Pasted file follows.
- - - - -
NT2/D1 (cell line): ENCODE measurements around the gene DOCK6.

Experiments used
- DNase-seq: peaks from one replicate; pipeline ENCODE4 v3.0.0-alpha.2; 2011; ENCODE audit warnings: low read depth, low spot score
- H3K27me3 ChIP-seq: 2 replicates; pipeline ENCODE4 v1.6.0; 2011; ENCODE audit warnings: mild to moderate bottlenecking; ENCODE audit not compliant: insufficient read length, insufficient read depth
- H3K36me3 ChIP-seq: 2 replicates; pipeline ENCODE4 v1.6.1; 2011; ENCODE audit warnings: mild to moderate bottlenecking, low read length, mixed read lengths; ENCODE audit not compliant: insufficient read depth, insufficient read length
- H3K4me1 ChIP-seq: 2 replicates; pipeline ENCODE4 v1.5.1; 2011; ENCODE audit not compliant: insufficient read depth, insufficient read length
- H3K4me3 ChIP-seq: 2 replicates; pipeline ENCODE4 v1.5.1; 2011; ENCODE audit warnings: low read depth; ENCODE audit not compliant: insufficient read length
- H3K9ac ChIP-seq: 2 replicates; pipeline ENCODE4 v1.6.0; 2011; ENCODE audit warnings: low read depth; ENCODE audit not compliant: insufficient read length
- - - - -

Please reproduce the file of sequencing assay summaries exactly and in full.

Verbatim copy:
NT2/D1 (cell line): ENCODE measurements around the gene DOCK6.

Experiments used
- DNase-seq: peaks from one replicate; pipeline ENCODE4 v3.0.0-alpha.2; 2011; ENCODE audit warnings: low read depth, low spot score
- H3K27me3 ChIP-seq: 2 replicates; pipeline ENCODE4 v1.6.0; 2011; ENCODE audit warnings: mild to moderate bottlenecking; ENCODE audit not compliant: insufficient read length, insufficient read depth
- H3K36me3 ChIP-seq: 2 replicates; pipeline ENCODE4 v1.6.1; 2011; ENCODE audit warnings: mild to moderate bottlenecking, low read length, mixed read lengths; ENCODE audit not compliant: insufficient read depth, insufficient read length
- H3K4me1 ChIP-seq: 2 replicates; pipeline ENCODE4 v1.5.1; 2011; ENCODE audit not compliant: insufficient read depth, insufficient read length
- H3K4me3 ChIP-seq: 2 replicates; pipeline ENCODE4 v1.5.1; 2011; ENCODE audit warnings: low read depth; ENCODE audit not compliant: insufficient read length
- H3K9ac ChIP-seq: 2 replicates; pipeline ENCODE4 v1.6.0; 2011; ENCODE audit warnings: low read depth; ENCODE audit not compliant: insufficient read length